From the commercials on TV to the displays in stores, everything this time of year is designed to create a green-eyed monster of envy in our kids. Today, with the holiday season starting either before or immediately after Halloween, there is more opportunities for children to get wound up about the December holidays. With so much focus in stores, in commercials, in product catalogs, etc., on getting what you want for Christmas, kids become overly focused on themselves, and thus become more stressed or bratty because of that mindset.
We live in a culture that encourages children to get all they can. Kids are bombarded with the message that they should have—and deserve to have—anything they want. Children compile wish lists that run to pages and pages of often high-priced toys and gadgets, and many kids demand gifts that are not practical (like a pony) or not affordable (like the entire American Girl doll collection).
For parents, helping kids develop a more giving, rather than getting, attitude towards Christmas is to manage holiday Christmas expectations in themselves and their children by thinking and discussing the holidays now. Keep in mind that if you ask adults today what they most remember about Christmas, it’s usually not the presents but the time spent doing something with their family and friends.
How can you guide your child toward more reasonable gift expectations?
Get to the why behind the want. What is it about this present that appeals to your child? Figuring that out will help guide you in what to get your child.
Reign in the wish lists. Set a dollar limit (we do $30 or under for most gifts), plus a number of items. We also didn’t allow kids to send grandparents or relatives a list of items that individually cost more than $20 each.
Think about less costly or more practical alternatives. Maybe instead of a pony, you could offer a child riding lessons or take them to see a horse show.
Quality verses quantity. There’s a time in a child’s life when more gifts is important. One year, I bought lots of little gifts, mostly under $5, for my four kids and wrapped each separately. They will thrilled, it was affordable and fun. But as the kids get older, you can talk about the fact that sometimes the price tag of one gift means that’s basically it.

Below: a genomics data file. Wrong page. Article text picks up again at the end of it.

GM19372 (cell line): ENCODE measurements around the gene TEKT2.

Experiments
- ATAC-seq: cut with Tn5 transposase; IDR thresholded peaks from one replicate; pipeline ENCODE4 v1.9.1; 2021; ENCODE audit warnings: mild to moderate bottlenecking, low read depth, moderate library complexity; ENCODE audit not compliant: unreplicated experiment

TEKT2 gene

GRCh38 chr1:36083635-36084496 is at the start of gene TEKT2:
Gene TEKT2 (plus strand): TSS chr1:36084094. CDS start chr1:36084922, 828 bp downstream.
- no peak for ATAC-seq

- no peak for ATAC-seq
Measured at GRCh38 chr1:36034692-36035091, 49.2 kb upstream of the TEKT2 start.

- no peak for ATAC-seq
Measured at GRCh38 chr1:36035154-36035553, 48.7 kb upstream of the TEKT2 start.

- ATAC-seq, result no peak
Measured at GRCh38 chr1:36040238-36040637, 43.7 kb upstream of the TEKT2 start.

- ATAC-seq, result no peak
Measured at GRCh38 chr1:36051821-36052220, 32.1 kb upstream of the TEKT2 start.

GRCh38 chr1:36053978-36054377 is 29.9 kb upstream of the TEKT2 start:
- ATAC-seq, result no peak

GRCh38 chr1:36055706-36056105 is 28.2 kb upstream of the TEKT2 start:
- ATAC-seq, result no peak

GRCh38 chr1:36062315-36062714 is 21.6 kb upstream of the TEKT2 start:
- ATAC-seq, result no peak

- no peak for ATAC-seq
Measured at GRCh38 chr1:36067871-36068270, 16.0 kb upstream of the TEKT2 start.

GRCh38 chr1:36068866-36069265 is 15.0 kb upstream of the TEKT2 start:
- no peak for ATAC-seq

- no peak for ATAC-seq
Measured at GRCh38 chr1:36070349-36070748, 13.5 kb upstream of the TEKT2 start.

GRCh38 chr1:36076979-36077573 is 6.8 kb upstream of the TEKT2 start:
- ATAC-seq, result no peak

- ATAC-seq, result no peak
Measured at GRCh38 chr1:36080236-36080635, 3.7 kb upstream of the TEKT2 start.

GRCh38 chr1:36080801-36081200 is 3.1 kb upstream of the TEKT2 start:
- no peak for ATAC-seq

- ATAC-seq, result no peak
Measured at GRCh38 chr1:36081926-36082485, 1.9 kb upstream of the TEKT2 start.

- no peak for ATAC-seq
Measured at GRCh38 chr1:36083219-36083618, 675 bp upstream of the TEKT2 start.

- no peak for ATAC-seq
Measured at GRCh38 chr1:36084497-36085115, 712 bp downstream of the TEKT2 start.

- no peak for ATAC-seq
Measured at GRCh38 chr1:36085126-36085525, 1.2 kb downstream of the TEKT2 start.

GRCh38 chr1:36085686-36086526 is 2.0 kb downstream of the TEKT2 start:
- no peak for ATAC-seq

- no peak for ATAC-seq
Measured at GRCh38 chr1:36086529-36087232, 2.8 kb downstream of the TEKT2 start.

Experiences versus tangible gifts. Sometimes, you might consider offering a child an experience over a present he could hold. For example, last Christmas, my two girls wanted to see the musical Wicked, which was coming to a local theater near Christmas. Given the price of the performance tickets, we opted to make that their big gift and only gave them a few smaller presents to open on Christmas. Some families opt to go on a special vacation together around the holidays rather than open a lot of gifts.
Communicate expectations ahead of time. If it will be a tighter holiday financially, let them know that but in a way that doesn’t cause additional worry. Instead of saying, “We can’t afford a big Christmas,” try, “This year, we’re scaling back on actual presents, but we’re going to do more family things to celebrate.”
Involve them in giving. This time of year especially, it’s important to direct kids’ outward rather than inward. Adopt a family, Toys for Tots, Operation Christmas Child, and other ways to get a child excited about helping others.
Above all, remember what it is you enjoy as a family around Christmas, and try to make that your focal point, rather than run yourself ragged with piling up gifts.